In Internet time (at least) it’s an age-old debate: Are people more open to new ideas when they get their daily news through the Internet or do they tend to use today’s historically unparalleled access just to support what they already think?
In “Riders on the Storm,” his recent column in the New York Times, well-known pundit David Brooks thundered into the fray with his own network-fueled assessment. Arguing that the “Internet is actually more ideologically integrated than old-fashioned forms of face-to-face association,” Brooks writes: “The Internet will not produce a cocooned public square, but a free-wheeling multilayered Mad Max public square.”
Holding up the post-apocalyptic gladiators of the classic action films as his ideal, Brooks is missing something important about everyday communication online. It’s not so much that individuals don’t engage different ideas, it’s that those engagements can be guided by values far more singular than the diversity they encounter. A bit like Mad Max’s 1973 Ford Falcon XB GT “Pursuit Special”, individuals navigating the Web driven by a high-octane ideology may be really good at one thing in particular: moving in a straight line.
To be fair, Brooks is actually basing his argument on new research coming out of the Business School at the University of Chicago. There, researchers Matthew Gentzkow and Jesse M. Shapiro are presenting findings that partially contradict less optimistic assessments like that of Administrator of the White House Office of Information and Regulatory Affairs Cass Sunstein. In his famous book, Republic.com 2.0, Sunstein found that individuals “filter” themselves into ideological enclaves online. Gentzkow and Shapiro’s research, on the other hand, has found that individuals do not avoid the blogs, forum posts, or video clips that contradict their ideological leanings. Instead, individuals both left and right of the political center look across the continuum at those with whom they disagree. These contradictory findings reveal, at the very least, that our understanding of the changes wrought by the Internet is more complex than the issue of who is accessing what. In fact, examples from my own research suggest that it is far more about how new ideas are understood and assessed than it is about which ideas are consumed.
Take for example, the case of fundamentalist Christians discussing their belief in the approaching Second Coming of Christ. While these individuals use the Internet to access a staggering amount of media, they do so with the primary purpose of finding information that suggests how soon (Not if!) the End Times will begin. Creating an enclave of individuals with whom they share a very a specific belief, they look toward outside news sources to provide the raw material for their internally directed ideological discussions.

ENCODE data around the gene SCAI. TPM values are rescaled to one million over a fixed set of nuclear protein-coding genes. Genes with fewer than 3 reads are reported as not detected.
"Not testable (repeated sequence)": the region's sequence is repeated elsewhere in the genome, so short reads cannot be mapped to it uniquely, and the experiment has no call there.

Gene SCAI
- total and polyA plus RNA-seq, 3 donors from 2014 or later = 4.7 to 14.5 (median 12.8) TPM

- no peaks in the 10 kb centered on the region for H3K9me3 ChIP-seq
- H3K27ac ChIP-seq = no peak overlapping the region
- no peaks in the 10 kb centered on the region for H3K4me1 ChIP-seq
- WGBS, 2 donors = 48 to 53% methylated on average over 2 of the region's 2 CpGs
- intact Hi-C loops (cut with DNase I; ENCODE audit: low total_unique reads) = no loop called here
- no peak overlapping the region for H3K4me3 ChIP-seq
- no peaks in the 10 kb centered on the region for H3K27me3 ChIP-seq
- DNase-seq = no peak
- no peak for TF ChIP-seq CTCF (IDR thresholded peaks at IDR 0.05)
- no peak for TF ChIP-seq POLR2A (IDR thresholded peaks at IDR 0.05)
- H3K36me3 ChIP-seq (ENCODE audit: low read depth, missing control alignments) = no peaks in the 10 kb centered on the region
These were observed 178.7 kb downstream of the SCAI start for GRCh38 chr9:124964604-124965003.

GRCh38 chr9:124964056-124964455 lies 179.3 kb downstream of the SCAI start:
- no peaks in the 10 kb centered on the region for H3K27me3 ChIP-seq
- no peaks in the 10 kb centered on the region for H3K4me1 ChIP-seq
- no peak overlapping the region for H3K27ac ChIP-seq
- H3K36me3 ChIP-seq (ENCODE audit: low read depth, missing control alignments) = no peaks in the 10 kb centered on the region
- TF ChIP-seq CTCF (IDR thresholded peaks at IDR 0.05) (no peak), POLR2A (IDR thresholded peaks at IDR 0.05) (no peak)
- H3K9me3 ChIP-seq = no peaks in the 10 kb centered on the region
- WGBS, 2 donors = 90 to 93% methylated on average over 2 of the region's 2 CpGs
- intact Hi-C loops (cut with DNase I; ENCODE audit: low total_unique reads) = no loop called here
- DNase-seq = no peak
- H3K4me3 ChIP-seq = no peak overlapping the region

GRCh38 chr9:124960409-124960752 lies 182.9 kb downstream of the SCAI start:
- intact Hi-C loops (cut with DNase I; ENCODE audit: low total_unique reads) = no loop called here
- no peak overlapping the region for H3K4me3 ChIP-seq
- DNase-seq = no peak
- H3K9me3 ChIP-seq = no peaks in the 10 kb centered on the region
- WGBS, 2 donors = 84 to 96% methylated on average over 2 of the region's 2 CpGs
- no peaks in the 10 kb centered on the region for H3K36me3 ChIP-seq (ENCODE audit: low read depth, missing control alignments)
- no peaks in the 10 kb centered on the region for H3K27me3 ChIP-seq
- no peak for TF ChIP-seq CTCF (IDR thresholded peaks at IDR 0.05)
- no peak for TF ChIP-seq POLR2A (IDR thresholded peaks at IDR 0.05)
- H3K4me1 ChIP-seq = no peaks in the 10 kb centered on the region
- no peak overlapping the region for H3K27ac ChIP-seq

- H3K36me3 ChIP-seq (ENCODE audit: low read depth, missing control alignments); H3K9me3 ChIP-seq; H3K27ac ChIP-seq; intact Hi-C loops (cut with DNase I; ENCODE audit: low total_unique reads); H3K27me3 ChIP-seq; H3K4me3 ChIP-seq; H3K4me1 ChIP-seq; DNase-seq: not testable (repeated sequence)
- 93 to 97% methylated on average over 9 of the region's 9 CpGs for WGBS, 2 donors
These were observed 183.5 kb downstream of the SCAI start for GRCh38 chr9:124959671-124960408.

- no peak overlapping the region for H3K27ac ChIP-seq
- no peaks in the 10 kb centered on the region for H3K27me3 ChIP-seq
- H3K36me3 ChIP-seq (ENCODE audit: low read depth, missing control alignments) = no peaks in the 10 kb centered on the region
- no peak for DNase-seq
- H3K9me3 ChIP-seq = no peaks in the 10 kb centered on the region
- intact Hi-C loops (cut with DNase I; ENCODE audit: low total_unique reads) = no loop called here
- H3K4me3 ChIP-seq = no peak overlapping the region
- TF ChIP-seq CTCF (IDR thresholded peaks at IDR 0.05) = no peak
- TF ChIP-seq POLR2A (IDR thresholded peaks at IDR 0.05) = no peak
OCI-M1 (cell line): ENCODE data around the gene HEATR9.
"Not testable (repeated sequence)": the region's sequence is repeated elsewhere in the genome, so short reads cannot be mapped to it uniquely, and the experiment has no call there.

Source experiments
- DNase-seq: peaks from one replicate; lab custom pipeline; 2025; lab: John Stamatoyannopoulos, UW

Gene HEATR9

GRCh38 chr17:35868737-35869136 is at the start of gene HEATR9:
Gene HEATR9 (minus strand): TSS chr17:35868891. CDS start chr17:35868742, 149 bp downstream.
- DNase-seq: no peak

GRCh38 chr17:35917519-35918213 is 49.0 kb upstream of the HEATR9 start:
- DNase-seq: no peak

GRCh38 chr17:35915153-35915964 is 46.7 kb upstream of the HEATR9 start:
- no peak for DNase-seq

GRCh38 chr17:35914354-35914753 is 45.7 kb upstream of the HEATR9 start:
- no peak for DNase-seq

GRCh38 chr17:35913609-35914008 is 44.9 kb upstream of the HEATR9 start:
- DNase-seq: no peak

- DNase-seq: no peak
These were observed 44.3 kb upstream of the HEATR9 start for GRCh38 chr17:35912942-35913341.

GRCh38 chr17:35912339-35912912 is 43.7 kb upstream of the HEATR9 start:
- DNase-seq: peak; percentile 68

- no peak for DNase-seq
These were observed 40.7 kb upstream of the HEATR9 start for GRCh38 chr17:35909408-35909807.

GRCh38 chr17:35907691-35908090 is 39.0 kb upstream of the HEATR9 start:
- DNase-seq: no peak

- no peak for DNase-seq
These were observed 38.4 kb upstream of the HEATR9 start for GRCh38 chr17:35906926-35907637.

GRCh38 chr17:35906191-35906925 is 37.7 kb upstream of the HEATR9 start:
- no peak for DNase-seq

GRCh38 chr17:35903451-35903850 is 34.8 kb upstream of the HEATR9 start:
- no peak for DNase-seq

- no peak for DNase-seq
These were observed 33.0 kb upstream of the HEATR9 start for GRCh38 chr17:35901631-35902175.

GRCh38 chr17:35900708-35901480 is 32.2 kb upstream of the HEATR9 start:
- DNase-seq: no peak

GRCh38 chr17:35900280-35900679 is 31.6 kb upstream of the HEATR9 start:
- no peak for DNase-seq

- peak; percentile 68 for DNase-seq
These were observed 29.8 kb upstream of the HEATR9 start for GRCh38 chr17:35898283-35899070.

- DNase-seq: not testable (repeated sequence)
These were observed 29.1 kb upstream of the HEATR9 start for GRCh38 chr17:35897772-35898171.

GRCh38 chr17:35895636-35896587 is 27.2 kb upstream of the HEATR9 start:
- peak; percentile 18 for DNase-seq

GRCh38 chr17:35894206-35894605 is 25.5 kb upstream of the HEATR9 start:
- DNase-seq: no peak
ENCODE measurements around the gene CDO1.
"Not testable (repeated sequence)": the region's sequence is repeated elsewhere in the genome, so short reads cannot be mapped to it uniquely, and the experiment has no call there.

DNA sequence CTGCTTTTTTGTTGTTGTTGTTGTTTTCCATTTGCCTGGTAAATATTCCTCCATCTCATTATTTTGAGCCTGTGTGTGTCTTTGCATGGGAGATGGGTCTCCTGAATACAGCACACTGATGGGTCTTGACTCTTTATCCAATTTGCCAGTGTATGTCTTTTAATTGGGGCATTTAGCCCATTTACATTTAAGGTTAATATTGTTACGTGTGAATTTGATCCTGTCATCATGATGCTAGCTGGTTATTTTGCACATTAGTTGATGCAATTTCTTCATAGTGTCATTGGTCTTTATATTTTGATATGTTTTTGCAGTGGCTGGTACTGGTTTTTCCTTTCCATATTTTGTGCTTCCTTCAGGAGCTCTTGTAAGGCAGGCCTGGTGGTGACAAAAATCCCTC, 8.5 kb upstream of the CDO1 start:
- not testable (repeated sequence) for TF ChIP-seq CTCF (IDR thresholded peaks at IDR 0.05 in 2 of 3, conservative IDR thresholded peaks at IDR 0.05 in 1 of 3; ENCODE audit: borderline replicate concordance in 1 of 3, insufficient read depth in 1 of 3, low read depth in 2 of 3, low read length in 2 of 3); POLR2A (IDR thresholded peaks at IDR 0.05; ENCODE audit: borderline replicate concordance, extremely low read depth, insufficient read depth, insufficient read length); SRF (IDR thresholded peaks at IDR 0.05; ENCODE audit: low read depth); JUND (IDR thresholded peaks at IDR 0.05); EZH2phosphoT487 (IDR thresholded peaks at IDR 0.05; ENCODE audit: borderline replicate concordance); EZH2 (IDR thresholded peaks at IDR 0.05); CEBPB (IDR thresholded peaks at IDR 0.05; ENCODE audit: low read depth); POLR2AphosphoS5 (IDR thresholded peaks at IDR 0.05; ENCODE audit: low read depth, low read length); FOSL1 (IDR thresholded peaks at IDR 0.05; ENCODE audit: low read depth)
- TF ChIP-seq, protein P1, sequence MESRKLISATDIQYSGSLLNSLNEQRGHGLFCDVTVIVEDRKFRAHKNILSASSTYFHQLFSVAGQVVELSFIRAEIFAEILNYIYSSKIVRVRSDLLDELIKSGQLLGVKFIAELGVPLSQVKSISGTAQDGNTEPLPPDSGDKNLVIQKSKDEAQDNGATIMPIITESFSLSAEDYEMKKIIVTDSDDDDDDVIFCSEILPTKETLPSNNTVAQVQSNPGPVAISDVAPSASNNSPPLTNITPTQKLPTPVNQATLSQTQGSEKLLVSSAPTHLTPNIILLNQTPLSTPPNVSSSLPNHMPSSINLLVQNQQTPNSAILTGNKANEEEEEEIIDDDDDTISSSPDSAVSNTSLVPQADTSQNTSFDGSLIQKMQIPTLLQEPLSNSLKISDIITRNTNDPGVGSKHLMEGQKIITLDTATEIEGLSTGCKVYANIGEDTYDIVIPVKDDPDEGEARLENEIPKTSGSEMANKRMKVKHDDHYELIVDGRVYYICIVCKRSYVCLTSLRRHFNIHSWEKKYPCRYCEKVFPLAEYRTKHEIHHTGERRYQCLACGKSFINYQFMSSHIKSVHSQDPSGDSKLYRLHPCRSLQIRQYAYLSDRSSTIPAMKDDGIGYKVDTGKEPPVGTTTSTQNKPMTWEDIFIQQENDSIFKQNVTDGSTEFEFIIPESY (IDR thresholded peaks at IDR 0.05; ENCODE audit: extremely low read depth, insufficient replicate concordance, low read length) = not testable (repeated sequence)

Of course, you might say: “Yes! But these are just a few crackpots, and not everyday people!” In the research I present in my forthcoming book, Digital Jesus, I harness hundreds of examples that demonstrate that this could not be further from the truth. These individuals are by and large highly educated, upper-middle class, and deeply compassionate individuals who use the Internet to expand the diversity of their belief that the End is near even as they go about their otherwise quite average daily lives. The surprisingly mundane nature of these beliefs makes a bigger point.
To better understand how the Internet contributes to the personal values and political positions of real individuals out there in the world, researchers must get beyond mapping the links between blogs or tracking individual Web surfing habits. While new research challenges our simple notions of how to assess the relationship between what people think and what they do online, it also challenges us to engage in more qualitative and sustained ethnographic research with specific groups of individuals. It’s really only through such fully articulated examples that we can begin to develop a more realistic understanding not only of the diversity of ideas online, but of the diversity of ways individuals find, share, and assess ideas online. To get those examples,we have to get out of the research spaces of our own academic Thunderdomes and talk to people as they go about the daily routines that construct their virtual public squares.